Let us warm the bow and grease it--we will then make trial of it again, and bring the contest to an end.
Put it on one side--as for the axes they can stay where they are, for no one is likely to come to the house and take them away: let the cupbearer go round with his cups, that we may make our drink-offerings and drop this matter of the bow; we will tell Melanthius to bring us in some goats tomorrow--the best he has; we can then offer thigh bones to Apollo the mighty archer, and again make trial of the bow, so as to bring the contest to an end.
A double issue seemed to rest upon their contest
, for their personal fame was at stake as well as their party's honor.
Lastly, there is the famous story of the contest in song at Chalcis.
After the contest at Chalcis, Hesiod went to Delphi and there was warned that the `issue of death should overtake him in the fair grove of Nemean Zeus.
A stout, middle-aged woman, carried beyond herself by the passion of the contest, seized the rope and pulled beside her husband, encouraged him with loud cries.
The other three young men had abandoned the contest.
And she went upstairs slowly, struggling with a distasteful suspicion of having been confronted by something more subtle than herself--more profound than the misunderstood and tragic contest of her feelings.
On the candid light of the eyes flitted shadows; shadows of doubt, of suspicion, the ready suspicion of an unquenchable antagonism, the pitiless mistrust of an eternal instinct of defence; the hate, the profound, frightened hate of an incomprehensible--of an abominable emotion intruding its coarse materialism upon the spiritual and tragic contest of her feelings.
This contest excites great interest in the metropolis, sir?
And what, Sir,' said Pott--'what, Sir, let me ask you as an impartial man, is the state of the public mind in London, with reference to my contest with the INDEPENDENT?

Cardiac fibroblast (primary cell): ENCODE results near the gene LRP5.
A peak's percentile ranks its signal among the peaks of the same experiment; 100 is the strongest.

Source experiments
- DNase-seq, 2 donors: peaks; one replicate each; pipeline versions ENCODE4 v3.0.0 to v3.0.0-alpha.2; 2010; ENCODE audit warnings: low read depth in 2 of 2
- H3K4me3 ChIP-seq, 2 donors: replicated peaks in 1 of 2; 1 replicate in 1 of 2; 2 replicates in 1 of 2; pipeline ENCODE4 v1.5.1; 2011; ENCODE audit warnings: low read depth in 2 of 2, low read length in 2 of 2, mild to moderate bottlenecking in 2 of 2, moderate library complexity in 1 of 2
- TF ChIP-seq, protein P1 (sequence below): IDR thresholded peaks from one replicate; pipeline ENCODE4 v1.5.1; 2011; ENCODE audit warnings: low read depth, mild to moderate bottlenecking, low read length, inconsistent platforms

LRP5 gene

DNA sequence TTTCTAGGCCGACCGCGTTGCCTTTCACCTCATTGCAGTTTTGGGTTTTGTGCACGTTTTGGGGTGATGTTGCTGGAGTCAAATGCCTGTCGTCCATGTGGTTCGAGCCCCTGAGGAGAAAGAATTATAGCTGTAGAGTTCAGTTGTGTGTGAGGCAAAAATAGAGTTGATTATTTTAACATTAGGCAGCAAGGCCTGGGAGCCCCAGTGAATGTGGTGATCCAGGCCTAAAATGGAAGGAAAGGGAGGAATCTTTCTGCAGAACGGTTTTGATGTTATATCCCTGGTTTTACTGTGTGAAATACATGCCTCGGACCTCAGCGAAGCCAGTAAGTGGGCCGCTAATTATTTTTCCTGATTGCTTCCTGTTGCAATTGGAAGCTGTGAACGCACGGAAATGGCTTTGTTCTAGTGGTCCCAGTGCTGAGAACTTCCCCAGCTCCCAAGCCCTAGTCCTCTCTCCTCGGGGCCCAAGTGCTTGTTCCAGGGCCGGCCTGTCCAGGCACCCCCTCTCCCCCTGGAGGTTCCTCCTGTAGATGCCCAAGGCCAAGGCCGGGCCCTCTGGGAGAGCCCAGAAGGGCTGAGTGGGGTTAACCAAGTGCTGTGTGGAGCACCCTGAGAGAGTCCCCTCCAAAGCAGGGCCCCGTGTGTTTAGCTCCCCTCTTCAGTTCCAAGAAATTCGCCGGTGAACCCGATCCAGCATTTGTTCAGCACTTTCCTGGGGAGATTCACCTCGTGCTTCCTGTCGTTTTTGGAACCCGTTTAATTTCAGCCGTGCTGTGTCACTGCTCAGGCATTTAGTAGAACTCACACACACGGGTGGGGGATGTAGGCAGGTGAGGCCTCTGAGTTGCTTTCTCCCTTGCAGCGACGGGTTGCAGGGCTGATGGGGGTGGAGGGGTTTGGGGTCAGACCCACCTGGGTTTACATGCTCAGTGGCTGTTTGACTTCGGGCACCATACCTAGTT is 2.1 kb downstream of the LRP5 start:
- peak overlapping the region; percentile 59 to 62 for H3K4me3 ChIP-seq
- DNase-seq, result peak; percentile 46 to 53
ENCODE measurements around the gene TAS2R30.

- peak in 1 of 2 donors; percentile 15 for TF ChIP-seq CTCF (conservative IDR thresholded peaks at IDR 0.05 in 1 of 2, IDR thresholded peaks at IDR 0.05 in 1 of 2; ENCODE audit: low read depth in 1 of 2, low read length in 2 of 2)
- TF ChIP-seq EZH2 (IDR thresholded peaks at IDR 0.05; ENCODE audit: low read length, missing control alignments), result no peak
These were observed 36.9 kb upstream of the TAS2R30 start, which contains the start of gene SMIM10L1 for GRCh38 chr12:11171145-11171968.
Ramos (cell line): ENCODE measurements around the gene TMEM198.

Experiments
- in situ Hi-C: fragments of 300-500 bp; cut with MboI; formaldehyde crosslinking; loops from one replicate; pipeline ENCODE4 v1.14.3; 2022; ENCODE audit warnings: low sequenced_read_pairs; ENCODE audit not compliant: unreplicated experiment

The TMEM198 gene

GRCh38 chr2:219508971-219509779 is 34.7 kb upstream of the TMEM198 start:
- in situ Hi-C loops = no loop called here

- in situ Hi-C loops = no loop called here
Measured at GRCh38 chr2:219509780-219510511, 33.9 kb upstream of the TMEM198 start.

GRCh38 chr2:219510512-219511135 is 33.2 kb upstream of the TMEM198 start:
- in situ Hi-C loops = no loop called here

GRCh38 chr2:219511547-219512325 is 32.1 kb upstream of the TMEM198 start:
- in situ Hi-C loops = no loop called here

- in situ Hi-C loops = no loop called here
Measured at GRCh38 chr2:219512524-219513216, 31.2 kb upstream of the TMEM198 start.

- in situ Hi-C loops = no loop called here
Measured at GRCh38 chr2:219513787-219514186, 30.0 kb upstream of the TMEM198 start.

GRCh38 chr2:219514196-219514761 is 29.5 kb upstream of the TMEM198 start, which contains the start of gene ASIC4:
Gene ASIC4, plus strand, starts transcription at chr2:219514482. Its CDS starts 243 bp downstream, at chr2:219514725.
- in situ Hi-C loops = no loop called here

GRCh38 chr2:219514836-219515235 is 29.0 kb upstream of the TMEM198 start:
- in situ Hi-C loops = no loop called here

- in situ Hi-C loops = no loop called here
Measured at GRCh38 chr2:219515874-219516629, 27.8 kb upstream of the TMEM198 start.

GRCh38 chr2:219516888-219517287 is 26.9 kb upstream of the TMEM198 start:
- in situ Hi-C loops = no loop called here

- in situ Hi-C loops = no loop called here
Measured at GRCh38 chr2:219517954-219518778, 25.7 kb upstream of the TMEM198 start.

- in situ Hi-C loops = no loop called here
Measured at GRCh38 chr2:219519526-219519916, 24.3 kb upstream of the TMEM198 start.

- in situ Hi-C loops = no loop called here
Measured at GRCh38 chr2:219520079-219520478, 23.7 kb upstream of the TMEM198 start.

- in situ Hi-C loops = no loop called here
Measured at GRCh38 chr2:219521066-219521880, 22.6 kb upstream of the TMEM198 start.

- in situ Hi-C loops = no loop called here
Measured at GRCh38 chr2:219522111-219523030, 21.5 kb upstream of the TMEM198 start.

The contest,' said Pott, 'shall be prolonged so long as I have health and strength, and that portion of talent with which I am gifted.
Excisable articles were remarkably cheap at all the public-houses; and spring vans paraded the streets for the accommodation of voters who were seized with any temporary dizziness in the head--an epidemic which prevailed among the electors, during the contest, to a most alarming extent, and under the influence of which they might frequently be seen lying on the pavements in a state of utter insensibility.
They had furious contests
with England for the dominion of the sea, and were among the most persevering and most implacable of the opponents of Louis XIV.
And as it always happens in contests
of cunning that a stupid person gets the better of cleverer ones, Helene- having realized that the main object of all these words and all this trouble was, after converting her to Catholicism, to obtain money from her for Jesuit institutions (as to which she received indications)- before parting with her money insisted that the various operations necessary to free her from her husband should be performed.